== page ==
Cloud storage
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A resource to assist in explaining the functions of cloud storage for teachers at SPS. Made by Barbara Kreyemer, Douglas Cairns & Rufus Duits

A resource to assist in explaining the functions of cloud storage for teachers at SPS. Made by Barbara Kreyemer, Douglas Cairns & Rufus Duits

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    Cloud storage Cloud storage Presentation Transcript

    • Cloud Storage DJC, RAD, BK, NGDW
    • What is cloud storage? Data (or files) are said to be stored in the cloud when they are saved on a remote server, which is easily accessible from anywhere with internet access. This allows access to the data from any device connected to the internet, including computers, tablets and smartphones. This is in contrast to local data storage, where data is stored on the hard drive of a local desktop or a laptop.
    • Cloud storage
    • Commonly used platforms Google Drive
    • Google Drive This is a ‘pure’ cloud computing service, with all the apps and storage found online. You can use it via desktop top computers, tablets like the iPad or on smartphones. All of Google's services could be considered cloud computing really: Gmail, Google Calendar, Google Reader, Google Voice, and so on. Microsoft’s OneDrive is very similar to Google Drive and offers much the same services.
    • Dropbox Commonly used by boys and staff to store their documents and images. You might set your phone to automatically send all pictures you take with it into your Dropbox account, so that even if you lose your phone, the pictures will still be available to you up in space; you might use it to access your documents at home, and then save changes to it. Sugarsync is another example.
    • Apple iCloud Apple's cloud service is primarily used by Apple users for online storage and synchronization of their mail, contacts, calendar, and more. All the data you need is available to you on whichever device you seek to access it from, your iOS, Mac OS, or Windows device, and if you make a change to a document, say, on one of your devices, it will automatically update it so that when you next access it the amended version will be available to you on whatever device you use. If you have loads of data up there (perhaps pictures or films you have made) then you will need to pay for extra storage – as indeed you do for all of these services.
    • Amazon Cloud Drive Storage at the big retailer is mainly for music – and they would certainly prefer it is music that you have bought from them!
    • Common Features • A three platforms are third party services. • All offer a basic amount of free storage: – Dropbox: 5 GB – OneDrive (linked to Microsoft live account): 7 GB – Google Drive (linked to Gmail account): 15 GB • After that, the user has to pay a yearly or monthly subscription fee. E.g. Google Drive: 100 GB - $4.99/month; 200 GB - $9.99/month
    • Why use cloud storage? Basic Features • All platforms can easily be accessed via a web browser. • All also offer apps for ease of access from a smartphone or tablet. • All three feature a directory structure similar to that of a computer drive; this facilitates navigation and organisation.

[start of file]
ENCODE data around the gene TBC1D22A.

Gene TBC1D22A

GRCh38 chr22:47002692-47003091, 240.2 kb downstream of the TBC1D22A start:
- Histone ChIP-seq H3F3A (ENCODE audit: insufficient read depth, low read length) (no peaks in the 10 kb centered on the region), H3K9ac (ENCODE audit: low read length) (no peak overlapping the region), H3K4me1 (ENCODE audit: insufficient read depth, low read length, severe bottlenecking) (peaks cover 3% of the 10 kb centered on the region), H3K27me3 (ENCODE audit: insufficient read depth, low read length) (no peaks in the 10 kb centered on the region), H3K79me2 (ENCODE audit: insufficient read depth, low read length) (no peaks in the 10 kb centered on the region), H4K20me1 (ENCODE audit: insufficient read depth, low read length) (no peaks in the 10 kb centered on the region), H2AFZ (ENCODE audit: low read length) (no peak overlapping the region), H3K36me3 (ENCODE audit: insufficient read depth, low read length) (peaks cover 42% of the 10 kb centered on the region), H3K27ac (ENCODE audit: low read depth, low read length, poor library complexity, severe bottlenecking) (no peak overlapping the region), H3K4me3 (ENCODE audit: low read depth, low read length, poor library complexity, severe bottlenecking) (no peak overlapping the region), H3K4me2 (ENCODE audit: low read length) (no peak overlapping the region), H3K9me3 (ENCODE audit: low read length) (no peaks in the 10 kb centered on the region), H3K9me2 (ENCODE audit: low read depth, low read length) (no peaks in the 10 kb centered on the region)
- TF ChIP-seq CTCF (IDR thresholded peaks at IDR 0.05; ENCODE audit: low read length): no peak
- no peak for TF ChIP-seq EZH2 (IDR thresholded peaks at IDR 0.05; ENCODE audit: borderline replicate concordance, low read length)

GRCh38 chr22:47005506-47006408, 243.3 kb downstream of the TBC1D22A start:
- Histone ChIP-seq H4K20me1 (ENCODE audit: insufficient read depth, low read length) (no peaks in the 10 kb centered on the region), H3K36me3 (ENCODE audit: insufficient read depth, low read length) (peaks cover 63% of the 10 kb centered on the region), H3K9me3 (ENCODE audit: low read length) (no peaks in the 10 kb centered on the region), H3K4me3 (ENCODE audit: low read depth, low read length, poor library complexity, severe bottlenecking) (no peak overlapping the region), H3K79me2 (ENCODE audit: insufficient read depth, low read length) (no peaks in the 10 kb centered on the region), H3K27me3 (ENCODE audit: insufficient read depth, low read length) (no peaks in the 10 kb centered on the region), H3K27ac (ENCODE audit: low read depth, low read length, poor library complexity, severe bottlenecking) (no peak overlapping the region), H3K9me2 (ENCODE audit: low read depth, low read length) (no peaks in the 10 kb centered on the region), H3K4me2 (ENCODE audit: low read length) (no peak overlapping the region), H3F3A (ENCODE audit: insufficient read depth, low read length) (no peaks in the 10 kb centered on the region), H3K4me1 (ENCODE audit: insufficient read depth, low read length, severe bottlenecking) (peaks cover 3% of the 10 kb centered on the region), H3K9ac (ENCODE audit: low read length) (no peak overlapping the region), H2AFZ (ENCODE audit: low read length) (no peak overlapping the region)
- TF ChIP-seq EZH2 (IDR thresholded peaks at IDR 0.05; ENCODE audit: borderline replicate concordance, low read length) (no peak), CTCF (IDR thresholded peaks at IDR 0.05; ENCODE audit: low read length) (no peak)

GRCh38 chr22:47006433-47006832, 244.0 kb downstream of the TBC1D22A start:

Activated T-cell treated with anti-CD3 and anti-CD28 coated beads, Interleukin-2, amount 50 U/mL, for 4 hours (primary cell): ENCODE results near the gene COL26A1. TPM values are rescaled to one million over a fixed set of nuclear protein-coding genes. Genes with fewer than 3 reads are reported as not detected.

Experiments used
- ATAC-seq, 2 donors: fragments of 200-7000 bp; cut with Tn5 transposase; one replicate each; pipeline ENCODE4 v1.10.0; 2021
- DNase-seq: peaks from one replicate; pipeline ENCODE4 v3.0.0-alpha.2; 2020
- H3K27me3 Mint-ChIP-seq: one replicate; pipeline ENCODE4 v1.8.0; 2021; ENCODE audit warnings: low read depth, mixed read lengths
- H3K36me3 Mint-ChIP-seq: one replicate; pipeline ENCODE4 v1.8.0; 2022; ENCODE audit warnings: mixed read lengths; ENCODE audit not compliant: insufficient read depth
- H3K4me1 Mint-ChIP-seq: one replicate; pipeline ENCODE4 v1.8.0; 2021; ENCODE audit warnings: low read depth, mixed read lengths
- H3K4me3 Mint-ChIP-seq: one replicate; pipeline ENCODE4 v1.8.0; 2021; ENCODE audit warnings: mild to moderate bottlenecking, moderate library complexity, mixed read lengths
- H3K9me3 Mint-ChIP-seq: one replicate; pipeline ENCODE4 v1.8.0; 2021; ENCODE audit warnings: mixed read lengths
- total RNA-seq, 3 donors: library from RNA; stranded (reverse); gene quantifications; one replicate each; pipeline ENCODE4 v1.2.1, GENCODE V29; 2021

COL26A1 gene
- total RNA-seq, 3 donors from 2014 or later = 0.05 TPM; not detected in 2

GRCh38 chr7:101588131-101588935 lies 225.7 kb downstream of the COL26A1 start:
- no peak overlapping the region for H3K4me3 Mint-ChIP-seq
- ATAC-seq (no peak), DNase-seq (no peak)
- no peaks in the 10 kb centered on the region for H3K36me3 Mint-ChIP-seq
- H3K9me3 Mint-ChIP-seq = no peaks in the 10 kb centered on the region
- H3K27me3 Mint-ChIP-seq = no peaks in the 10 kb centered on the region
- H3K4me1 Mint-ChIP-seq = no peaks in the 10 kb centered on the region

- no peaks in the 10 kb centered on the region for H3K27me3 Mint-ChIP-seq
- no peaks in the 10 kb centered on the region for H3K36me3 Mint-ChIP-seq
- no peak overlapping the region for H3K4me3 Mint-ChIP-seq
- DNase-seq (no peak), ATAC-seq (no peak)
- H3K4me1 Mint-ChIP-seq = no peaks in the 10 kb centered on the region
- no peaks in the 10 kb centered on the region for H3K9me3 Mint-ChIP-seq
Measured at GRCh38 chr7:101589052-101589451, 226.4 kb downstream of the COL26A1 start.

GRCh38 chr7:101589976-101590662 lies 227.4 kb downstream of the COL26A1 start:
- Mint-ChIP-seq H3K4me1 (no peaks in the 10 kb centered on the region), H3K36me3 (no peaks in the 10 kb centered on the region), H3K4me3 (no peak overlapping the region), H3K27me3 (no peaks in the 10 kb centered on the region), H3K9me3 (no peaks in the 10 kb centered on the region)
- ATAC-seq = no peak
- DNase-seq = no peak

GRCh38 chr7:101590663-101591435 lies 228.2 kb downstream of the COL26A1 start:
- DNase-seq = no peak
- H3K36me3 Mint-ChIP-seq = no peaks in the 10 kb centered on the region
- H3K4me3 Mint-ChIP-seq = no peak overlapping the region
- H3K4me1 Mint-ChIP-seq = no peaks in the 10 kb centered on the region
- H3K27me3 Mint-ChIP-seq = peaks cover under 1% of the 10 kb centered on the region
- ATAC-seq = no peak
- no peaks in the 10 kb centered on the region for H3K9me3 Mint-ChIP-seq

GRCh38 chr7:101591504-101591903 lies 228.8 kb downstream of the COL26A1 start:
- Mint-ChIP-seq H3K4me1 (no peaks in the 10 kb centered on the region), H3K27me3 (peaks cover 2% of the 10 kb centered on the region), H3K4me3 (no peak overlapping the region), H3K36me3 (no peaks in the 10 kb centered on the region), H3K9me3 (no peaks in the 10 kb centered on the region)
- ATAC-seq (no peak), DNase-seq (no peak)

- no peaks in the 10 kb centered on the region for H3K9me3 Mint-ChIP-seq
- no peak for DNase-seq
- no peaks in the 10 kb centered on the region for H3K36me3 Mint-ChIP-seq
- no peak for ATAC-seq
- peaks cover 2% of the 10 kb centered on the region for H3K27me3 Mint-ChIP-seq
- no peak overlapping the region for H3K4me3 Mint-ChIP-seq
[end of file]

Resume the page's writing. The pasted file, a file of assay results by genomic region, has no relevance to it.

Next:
• Why use cloud storage? Additional Features • Online editing: OneDrive and Google Drive offer the possibility of editing documents inside a web browser. No additional software is needed. • Folders or specific files can be shared with others; this facilitates collaboration.
    • Why not use SPS personal folders instead? • Ease of access. – Access to the SPS personal folders is perceived to be more cumbersome (i.e., it involves ‘more clicks’) – Many people are always logged into Google (and hence Google Drive) in the back ground, both at home and at school. • Online collaboration. – Documents and folders can be shared with colleagues. – Editing is possible without downloading the document, eliminating the need to email and save multiple versions of the same documents.
    • What are the limitations? • Limited storage. Many colleagues are reluctant to pay for a service they need for work, and the amount of free storage with all of these providers is limited. • Data protection issues?? Should tutee reports etc. really be kept on third party servers?
    • Examples of application at SPS • Mark book storage (Physics; Google Drive) • General file storage (Physics; GD & Dropbox) • Collaboration/sharing with colleagues, mainly for admin tasks: trip organising (Physics; GD), work in the universities department (Biology; GD & Dropbox)
    • Potential applications at SPS • Preparation of internal exams (proofing/suggestions etc.) – Some attention would need to be given to making sure the file was not accidentally deleted by someone in error. – There will need to be a Greek font; there may be problems of compatibility with our own Antioch Greek. • Preparation of notes on the various set texts, grammar notes/examples/sentences etc. (This can be done on the LANGLEY server but relying on cloud storage makes it a simpler process when away from a school computer. iPads, for example, do not respond smoothly to the intranet.) • Get students to collaborate on the preparation of revision notes?
    • Conclusions?? • Clearly, the two main advantages seem to be ease of access and collaboration (over to you, Phil!). • Can the school systems be improved?